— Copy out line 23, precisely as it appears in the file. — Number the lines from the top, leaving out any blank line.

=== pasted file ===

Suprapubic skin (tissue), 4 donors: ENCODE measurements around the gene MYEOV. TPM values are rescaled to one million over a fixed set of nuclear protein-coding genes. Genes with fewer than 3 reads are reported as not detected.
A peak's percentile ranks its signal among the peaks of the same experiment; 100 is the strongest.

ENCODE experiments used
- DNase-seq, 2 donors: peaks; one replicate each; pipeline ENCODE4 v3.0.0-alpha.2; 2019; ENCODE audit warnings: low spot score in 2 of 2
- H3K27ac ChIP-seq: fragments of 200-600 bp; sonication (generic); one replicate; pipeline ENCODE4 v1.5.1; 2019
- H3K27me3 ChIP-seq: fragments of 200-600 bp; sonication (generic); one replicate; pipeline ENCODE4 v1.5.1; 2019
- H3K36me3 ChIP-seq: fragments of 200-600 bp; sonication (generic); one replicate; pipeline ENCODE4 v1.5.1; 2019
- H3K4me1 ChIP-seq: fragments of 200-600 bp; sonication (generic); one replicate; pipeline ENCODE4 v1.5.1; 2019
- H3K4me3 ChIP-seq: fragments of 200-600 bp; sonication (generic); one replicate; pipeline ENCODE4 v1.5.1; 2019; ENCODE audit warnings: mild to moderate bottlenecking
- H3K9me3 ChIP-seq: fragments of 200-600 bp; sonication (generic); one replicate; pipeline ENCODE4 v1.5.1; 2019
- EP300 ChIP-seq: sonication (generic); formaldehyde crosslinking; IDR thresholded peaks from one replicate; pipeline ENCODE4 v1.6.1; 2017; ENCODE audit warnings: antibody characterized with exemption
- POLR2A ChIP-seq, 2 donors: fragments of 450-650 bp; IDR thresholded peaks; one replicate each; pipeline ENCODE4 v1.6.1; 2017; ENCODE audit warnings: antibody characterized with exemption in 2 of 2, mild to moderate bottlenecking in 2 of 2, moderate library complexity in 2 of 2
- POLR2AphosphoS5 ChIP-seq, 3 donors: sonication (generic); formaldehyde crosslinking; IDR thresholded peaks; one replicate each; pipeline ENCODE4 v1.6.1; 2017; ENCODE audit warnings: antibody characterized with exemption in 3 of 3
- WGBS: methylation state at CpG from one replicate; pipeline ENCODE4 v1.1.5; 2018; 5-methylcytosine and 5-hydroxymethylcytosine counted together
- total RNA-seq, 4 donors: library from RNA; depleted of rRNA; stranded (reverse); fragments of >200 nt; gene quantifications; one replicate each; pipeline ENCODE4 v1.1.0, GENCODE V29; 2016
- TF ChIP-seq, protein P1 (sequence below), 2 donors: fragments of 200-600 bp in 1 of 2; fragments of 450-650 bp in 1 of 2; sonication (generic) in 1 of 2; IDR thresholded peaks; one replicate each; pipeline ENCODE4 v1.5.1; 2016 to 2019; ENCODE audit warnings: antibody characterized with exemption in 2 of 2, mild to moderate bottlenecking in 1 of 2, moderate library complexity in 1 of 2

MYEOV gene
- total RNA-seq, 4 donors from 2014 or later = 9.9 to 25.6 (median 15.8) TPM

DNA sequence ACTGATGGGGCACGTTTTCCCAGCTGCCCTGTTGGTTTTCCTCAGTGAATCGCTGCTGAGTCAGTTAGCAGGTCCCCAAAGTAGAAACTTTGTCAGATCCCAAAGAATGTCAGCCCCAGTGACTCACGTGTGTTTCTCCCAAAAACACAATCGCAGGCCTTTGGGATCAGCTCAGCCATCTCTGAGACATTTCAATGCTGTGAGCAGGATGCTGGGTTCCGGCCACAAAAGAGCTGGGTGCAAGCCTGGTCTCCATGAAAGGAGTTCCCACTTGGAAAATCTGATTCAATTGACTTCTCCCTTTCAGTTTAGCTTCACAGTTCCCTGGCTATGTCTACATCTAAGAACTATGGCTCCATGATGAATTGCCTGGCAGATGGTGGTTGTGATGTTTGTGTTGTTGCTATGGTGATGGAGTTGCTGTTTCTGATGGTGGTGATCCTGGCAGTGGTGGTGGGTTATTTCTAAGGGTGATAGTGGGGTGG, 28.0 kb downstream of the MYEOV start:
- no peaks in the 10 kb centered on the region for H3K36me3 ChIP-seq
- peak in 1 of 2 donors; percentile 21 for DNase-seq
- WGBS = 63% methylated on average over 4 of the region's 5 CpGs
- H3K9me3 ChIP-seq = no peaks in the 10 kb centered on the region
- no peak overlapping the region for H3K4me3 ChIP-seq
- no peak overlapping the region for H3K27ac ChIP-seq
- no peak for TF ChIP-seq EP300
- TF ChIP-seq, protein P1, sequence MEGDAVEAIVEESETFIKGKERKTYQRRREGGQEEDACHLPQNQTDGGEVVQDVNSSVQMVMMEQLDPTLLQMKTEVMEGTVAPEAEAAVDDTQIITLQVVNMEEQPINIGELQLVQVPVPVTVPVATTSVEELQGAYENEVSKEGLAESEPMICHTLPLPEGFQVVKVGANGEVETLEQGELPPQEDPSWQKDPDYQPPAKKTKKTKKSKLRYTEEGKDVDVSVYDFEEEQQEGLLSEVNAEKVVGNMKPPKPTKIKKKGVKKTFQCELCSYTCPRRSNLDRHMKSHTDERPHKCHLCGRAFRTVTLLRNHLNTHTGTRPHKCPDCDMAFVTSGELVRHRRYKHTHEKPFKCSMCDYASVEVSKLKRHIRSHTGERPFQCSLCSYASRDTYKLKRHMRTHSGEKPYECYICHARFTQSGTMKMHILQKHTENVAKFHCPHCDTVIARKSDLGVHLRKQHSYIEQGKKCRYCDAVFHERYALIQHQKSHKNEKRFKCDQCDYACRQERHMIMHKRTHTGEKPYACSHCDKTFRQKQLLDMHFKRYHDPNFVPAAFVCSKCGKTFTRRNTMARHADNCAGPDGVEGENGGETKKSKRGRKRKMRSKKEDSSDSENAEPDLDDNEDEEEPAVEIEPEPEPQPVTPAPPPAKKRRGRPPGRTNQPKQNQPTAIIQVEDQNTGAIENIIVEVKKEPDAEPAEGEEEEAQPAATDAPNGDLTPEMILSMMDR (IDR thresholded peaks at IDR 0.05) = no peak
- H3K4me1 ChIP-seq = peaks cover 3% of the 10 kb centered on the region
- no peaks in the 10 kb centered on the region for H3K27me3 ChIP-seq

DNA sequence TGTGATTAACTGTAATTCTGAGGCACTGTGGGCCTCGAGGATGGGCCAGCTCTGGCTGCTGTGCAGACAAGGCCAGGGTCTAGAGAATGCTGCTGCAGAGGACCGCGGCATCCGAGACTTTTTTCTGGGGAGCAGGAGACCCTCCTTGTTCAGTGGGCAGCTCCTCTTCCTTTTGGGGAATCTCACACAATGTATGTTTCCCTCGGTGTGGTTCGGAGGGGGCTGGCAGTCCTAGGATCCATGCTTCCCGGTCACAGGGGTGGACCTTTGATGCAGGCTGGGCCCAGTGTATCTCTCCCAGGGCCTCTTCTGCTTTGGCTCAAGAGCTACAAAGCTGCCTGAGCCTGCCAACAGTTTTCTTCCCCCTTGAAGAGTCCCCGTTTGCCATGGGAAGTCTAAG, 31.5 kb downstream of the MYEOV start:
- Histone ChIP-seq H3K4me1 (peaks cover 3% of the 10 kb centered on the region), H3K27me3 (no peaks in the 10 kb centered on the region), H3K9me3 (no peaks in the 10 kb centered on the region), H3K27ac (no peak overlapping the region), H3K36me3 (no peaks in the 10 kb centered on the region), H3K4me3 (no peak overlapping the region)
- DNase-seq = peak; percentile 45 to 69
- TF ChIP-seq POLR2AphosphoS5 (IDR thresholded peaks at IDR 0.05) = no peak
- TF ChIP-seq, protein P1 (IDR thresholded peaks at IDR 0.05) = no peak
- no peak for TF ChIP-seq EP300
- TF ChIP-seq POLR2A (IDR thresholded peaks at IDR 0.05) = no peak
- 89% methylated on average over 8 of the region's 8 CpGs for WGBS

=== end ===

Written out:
- H3K9me3 ChIP-seq = no peaks in the 10 kb centered on the region